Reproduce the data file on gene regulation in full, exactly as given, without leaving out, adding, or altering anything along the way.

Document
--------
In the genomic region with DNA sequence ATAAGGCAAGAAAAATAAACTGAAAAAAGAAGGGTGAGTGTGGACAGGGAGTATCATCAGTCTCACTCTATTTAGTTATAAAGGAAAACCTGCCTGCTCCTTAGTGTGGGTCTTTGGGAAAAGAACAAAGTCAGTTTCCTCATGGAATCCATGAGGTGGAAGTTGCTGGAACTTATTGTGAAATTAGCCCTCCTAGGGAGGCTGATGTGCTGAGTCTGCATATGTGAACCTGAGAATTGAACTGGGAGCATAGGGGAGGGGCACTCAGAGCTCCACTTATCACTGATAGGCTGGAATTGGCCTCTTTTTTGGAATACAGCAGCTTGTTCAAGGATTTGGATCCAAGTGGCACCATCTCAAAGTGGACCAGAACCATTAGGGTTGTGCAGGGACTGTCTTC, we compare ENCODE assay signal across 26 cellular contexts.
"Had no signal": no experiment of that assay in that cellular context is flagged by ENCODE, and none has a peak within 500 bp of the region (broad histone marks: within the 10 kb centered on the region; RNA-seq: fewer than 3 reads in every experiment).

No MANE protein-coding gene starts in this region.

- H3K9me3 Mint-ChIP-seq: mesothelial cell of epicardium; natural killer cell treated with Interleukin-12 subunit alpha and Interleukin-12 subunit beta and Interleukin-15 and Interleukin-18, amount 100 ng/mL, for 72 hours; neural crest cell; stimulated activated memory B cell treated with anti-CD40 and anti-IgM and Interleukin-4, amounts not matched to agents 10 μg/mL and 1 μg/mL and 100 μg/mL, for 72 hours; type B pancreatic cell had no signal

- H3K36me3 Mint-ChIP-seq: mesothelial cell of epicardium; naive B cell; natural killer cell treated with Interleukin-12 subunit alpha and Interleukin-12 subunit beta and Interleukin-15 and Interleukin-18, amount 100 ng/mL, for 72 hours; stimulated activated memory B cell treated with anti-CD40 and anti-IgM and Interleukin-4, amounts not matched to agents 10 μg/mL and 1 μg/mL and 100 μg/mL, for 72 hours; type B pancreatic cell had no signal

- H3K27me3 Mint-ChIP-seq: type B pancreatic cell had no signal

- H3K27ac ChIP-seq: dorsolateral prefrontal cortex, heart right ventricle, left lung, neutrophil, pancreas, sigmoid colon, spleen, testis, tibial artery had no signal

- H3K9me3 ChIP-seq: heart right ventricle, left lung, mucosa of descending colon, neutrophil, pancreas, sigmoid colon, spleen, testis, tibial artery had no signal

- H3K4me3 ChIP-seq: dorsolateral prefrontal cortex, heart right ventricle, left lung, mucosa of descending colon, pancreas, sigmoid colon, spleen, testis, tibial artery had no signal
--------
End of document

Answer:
In the genomic region with DNA sequence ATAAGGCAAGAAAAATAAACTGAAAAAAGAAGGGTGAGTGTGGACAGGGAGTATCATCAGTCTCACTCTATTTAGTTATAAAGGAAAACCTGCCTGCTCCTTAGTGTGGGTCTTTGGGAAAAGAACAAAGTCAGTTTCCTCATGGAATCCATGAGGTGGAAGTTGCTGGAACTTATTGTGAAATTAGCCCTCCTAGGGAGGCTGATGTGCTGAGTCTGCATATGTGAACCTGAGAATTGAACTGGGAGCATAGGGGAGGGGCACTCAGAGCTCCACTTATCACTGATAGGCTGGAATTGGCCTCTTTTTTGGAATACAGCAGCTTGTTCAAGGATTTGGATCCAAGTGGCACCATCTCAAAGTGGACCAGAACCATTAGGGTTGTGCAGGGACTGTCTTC, we compare ENCODE assay signal across 26 cellular contexts.
"Had no signal": no experiment of that assay in that cellular context is flagged by ENCODE, and none has a peak within 500 bp of the region (broad histone marks: within the 10 kb centered on the region; RNA-seq: fewer than 3 reads in every experiment).

No MANE protein-coding gene starts in this region.

- H3K9me3 Mint-ChIP-seq: mesothelial cell of epicardium; natural killer cell treated with Interleukin-12 subunit alpha and Interleukin-12 subunit beta and Interleukin-15 and Interleukin-18, amount 100 ng/mL, for 72 hours; neural crest cell; stimulated activated memory B cell treated with anti-CD40 and anti-IgM and Interleukin-4, amounts not matched to agents 10 μg/mL and 1 μg/mL and 100 μg/mL, for 72 hours; type B pancreatic cell had no signal

- H3K36me3 Mint-ChIP-seq: mesothelial cell of epicardium; naive B cell; natural killer cell treated with Interleukin-12 subunit alpha and Interleukin-12 subunit beta and Interleukin-15 and Interleukin-18, amount 100 ng/mL, for 72 hours; stimulated activated memory B cell treated with anti-CD40 and anti-IgM and Interleukin-4, amounts not matched to agents 10 μg/mL and 1 μg/mL and 100 μg/mL, for 72 hours; type B pancreatic cell had no signal

- H3K27me3 Mint-ChIP-seq: type B pancreatic cell had no signal

- H3K27ac ChIP-seq: dorsolateral prefrontal cortex, heart right ventricle, left lung, neutrophil, pancreas, sigmoid colon, spleen, testis, tibial artery had no signal

- H3K9me3 ChIP-seq: heart right ventricle, left lung, mucosa of descending colon, neutrophil, pancreas, sigmoid colon, spleen, testis, tibial artery had no signal

- H3K4me3 ChIP-seq: dorsolateral prefrontal cortex, heart right ventricle, left lung, mucosa of descending colon, pancreas, sigmoid colon, spleen, testis, tibial artery had no signal